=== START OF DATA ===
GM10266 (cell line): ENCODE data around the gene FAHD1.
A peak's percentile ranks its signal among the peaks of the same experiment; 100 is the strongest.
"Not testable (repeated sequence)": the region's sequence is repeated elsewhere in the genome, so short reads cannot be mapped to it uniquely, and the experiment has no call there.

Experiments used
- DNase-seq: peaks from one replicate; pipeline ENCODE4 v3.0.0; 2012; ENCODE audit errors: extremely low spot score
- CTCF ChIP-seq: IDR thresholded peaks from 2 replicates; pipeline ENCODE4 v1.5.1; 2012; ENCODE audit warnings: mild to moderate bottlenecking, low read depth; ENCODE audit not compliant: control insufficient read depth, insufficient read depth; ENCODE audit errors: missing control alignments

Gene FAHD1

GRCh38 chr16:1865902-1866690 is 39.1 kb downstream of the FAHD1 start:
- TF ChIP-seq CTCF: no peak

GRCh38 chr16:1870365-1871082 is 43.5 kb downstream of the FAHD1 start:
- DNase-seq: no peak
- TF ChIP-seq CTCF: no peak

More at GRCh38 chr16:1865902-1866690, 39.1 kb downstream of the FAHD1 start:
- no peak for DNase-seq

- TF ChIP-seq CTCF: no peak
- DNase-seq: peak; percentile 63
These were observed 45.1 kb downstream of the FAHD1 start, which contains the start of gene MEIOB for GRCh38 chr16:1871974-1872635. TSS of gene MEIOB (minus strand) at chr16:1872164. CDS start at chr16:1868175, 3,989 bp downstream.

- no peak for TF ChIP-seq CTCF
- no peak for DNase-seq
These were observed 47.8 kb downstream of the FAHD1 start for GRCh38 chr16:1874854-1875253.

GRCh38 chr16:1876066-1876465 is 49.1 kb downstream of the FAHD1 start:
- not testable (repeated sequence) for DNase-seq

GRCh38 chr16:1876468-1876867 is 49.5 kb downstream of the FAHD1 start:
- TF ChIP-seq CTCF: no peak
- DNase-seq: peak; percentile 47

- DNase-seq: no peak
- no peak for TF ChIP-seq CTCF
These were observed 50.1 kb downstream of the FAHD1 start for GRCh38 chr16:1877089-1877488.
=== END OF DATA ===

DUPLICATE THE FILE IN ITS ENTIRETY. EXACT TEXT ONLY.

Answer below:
GM10266 (cell line): ENCODE data around the gene FAHD1.
A peak's percentile ranks its signal among the peaks of the same experiment; 100 is the strongest.
"Not testable (repeated sequence)": the region's sequence is repeated elsewhere in the genome, so short reads cannot be mapped to it uniquely, and the experiment has no call there.

Experiments used
- DNase-seq: peaks from one replicate; pipeline ENCODE4 v3.0.0; 2012; ENCODE audit errors: extremely low spot score
- CTCF ChIP-seq: IDR thresholded peaks from 2 replicates; pipeline ENCODE4 v1.5.1; 2012; ENCODE audit warnings: mild to moderate bottlenecking, low read depth; ENCODE audit not compliant: control insufficient read depth, insufficient read depth; ENCODE audit errors: missing control alignments

Gene FAHD1

GRCh38 chr16:1865902-1866690 is 39.1 kb downstream of the FAHD1 start:
- TF ChIP-seq CTCF: no peak

GRCh38 chr16:1870365-1871082 is 43.5 kb downstream of the FAHD1 start:
- DNase-seq: no peak
- TF ChIP-seq CTCF: no peak

More at GRCh38 chr16:1865902-1866690, 39.1 kb downstream of the FAHD1 start:
- no peak for DNase-seq

- TF ChIP-seq CTCF: no peak
- DNase-seq: peak; percentile 63
These were observed 45.1 kb downstream of the FAHD1 start, which contains the start of gene MEIOB for GRCh38 chr16:1871974-1872635. TSS of gene MEIOB (minus strand) at chr16:1872164. CDS start at chr16:1868175, 3,989 bp downstream.

- no peak for TF ChIP-seq CTCF
- no peak for DNase-seq
These were observed 47.8 kb downstream of the FAHD1 start for GRCh38 chr16:1874854-1875253.

GRCh38 chr16:1876066-1876465 is 49.1 kb downstream of the FAHD1 start:
- not testable (repeated sequence) for DNase-seq

GRCh38 chr16:1876468-1876867 is 49.5 kb downstream of the FAHD1 start:
- TF ChIP-seq CTCF: no peak
- DNase-seq: peak; percentile 47

- DNase-seq: no peak
- no peak for TF ChIP-seq CTCF
These were observed 50.1 kb downstream of the FAHD1 start for GRCh38 chr16:1877089-1877488.